Read David Samuels’s account about the truck driver, John Coster-Mullen, who conducted more than a decade of research to successfully build the first accurate replica of Little-Boy, the master-blaster that annihilated Hiroshima, ending WWII. The article itself is quite interesting and leaves you wanting for more. Here’s an excerpt:

I recently wrote to Coster-Mullen and suggested that we take a trip across the country to visit his Little Boy replica, which is currently housed at Wendover, a decommissioned Air Force base in Utah. After some negotiation, we agreed to ride together on his late-night delivery route between Waukesha and Chicago. We would then drive to Wendover. Along the way, he would explain the inner workings of the first atomic bombs, and I would learn how he got it right and the experts got it wrong.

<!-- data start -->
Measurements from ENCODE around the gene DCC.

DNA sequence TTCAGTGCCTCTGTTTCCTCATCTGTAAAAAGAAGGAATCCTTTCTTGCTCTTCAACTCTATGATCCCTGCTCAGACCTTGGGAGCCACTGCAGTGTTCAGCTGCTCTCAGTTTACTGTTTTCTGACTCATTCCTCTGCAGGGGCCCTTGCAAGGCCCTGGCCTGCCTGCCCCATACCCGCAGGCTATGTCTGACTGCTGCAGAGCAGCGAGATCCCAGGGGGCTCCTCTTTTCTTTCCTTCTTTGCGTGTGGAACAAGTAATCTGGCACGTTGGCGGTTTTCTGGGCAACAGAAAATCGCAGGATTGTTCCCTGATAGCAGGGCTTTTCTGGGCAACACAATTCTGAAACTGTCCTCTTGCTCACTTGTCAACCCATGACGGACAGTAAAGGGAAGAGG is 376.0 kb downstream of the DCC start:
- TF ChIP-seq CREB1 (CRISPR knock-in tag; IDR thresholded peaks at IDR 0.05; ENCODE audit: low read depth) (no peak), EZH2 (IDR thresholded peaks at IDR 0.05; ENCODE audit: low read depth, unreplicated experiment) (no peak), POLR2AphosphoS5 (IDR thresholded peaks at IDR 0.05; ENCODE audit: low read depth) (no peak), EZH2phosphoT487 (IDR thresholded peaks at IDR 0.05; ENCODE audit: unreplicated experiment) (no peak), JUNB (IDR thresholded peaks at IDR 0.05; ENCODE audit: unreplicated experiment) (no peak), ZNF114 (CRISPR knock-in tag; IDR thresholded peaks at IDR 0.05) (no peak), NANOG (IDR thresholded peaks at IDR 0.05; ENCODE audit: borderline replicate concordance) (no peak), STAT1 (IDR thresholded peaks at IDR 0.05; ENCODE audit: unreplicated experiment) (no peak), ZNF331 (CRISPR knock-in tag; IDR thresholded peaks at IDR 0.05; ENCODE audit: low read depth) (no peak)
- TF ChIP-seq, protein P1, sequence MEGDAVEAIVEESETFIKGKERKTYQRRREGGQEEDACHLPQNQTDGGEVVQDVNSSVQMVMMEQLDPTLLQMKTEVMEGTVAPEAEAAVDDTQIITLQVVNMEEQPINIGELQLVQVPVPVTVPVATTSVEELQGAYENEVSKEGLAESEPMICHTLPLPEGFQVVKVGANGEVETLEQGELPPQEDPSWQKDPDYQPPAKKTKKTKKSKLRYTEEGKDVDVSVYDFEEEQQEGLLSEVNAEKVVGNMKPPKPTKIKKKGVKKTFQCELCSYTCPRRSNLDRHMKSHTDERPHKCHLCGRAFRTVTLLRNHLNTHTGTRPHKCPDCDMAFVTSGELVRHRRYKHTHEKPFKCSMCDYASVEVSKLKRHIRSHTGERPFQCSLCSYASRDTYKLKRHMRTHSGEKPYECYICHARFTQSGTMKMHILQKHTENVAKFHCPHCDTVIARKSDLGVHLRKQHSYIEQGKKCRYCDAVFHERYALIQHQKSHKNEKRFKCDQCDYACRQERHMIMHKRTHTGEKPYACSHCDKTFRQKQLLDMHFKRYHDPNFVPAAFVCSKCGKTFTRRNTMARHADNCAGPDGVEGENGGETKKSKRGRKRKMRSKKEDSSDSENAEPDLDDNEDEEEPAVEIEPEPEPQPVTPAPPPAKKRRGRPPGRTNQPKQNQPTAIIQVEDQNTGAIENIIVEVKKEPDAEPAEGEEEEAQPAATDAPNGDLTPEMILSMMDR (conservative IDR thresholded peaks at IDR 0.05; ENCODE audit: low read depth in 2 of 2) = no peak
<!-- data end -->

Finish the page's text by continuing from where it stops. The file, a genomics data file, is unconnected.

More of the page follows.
Atomic John: The New Yorker.

I can’t wait to get my hands on the his book “Atom Bombs: The Top Secret Inside Story of Little Boy and Fat Man”.

Another greek contribution.

Archimedes, the original physicist and mathematician, was apparently responsible for coming up with the fundamental ideas for calculus. Although it might be safe to say that neither Newton nor Leibnitz actually knew this, they have to forego the privelege to having stumbled onto the thought first.

Here are more details from TheLongNow blog.

My Thanksgiving

Thanksgiving. What is it ? Why is the dinner on Thanksgiving day such a big deal here in the U.S ? I’ve asked many people about that and have received varying interesting answers. Here’s a brief analysis of this holiday from my perspective.